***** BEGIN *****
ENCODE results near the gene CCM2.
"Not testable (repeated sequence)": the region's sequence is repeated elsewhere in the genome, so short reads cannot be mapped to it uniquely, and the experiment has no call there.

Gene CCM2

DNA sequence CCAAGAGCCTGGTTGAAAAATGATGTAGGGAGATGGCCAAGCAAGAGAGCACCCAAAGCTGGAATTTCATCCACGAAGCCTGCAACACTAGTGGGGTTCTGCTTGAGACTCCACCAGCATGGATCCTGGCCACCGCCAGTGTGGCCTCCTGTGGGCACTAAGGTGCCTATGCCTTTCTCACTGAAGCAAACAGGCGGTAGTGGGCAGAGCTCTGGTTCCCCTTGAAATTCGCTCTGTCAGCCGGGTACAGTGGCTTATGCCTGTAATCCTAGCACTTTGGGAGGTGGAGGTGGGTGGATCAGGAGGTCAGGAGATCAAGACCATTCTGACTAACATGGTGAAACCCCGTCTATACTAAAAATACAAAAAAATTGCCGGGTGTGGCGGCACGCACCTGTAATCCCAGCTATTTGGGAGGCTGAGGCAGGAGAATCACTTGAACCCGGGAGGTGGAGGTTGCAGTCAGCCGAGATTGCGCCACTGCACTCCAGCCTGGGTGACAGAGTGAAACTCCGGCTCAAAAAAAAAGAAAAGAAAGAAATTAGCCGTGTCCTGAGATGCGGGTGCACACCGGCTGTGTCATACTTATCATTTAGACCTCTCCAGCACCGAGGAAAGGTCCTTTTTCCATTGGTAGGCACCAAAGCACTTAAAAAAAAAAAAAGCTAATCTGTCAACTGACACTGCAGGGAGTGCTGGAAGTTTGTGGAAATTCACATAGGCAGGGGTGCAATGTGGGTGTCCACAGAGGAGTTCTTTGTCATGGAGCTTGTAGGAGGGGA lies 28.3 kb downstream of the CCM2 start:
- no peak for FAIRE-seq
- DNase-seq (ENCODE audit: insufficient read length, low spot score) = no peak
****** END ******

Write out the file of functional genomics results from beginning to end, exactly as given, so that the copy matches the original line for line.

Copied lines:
ENCODE results near the gene CCM2.
"Not testable (repeated sequence)": the region's sequence is repeated elsewhere in the genome, so short reads cannot be mapped to it uniquely, and the experiment has no call there.

Gene CCM2

DNA sequence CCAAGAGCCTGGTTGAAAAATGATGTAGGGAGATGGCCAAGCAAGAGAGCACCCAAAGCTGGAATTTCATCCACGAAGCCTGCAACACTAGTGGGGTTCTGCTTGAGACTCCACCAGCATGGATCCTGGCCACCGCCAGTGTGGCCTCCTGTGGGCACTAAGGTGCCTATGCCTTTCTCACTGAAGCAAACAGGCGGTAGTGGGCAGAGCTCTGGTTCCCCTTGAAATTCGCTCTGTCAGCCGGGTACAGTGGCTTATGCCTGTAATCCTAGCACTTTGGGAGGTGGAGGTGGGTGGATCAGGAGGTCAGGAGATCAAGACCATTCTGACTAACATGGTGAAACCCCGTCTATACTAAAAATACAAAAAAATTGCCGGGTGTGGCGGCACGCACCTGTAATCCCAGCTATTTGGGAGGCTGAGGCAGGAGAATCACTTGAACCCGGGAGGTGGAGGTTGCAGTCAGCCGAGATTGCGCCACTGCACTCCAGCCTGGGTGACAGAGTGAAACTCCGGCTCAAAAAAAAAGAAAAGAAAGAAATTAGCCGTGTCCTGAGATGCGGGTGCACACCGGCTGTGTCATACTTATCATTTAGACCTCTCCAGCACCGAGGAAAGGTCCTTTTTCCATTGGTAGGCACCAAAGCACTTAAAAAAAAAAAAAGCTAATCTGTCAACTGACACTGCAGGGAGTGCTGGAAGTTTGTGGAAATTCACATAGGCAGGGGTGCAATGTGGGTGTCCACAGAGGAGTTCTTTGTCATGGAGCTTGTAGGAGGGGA lies 28.3 kb downstream of the CCM2 start:
- no peak for FAIRE-seq
- DNase-seq (ENCODE audit: insufficient read length, low spot score) = no peak